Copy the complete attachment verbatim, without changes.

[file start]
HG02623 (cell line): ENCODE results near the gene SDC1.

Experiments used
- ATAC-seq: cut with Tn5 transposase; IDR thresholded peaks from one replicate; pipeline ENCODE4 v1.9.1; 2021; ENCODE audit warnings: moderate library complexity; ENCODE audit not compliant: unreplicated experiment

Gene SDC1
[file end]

HG02623 (cell line): ENCODE results near the gene SDC1.

Experiments used
- ATAC-seq: cut with Tn5 transposase; IDR thresholded peaks from one replicate; pipeline ENCODE4 v1.9.1; 2021; ENCODE audit warnings: moderate library complexity; ENCODE audit not compliant: unreplicated experiment

Gene SDC1